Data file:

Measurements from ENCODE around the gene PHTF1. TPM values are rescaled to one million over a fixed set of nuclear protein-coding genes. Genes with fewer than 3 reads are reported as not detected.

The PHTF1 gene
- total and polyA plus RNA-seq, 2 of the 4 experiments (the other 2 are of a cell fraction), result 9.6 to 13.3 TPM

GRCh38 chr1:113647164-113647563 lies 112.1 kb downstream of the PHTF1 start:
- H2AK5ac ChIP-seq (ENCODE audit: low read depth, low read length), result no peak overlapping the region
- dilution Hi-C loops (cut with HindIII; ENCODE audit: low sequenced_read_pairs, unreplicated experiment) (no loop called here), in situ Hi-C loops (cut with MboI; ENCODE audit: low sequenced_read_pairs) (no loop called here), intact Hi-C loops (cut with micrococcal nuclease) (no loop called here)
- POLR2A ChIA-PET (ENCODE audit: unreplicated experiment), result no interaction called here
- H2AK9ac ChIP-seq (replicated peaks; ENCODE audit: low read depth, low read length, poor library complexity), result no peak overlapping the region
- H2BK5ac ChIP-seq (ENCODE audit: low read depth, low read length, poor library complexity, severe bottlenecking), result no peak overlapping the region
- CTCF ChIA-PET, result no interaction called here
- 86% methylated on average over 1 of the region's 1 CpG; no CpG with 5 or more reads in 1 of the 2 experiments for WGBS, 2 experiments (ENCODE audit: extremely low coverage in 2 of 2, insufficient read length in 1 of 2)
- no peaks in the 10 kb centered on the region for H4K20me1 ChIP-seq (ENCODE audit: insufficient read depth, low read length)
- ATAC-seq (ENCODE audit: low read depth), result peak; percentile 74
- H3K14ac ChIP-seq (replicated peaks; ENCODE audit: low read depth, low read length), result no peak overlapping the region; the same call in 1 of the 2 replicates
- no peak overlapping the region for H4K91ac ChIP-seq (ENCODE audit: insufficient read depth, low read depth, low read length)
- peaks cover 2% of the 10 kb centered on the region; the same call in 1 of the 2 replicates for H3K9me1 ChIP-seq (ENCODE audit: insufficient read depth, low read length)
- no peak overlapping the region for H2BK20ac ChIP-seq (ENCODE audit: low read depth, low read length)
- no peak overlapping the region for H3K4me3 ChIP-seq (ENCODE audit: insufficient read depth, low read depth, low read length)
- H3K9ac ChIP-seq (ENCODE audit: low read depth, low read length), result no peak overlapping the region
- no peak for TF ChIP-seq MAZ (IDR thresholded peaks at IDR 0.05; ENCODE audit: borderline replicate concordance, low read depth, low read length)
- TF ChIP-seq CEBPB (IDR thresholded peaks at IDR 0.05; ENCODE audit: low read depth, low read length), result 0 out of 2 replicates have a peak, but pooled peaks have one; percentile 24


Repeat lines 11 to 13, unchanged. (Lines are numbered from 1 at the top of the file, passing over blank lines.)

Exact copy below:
- 86% methylated on average over 1 of the region's 1 CpG; no CpG with 5 or more reads in 1 of the 2 experiments for WGBS, 2 experiments (ENCODE audit: extremely low coverage in 2 of 2, insufficient read length in 1 of 2)
- no peaks in the 10 kb centered on the region for H4K20me1 ChIP-seq (ENCODE audit: insufficient read depth, low read length)
- ATAC-seq (ENCODE audit: low read depth), result peak; percentile 74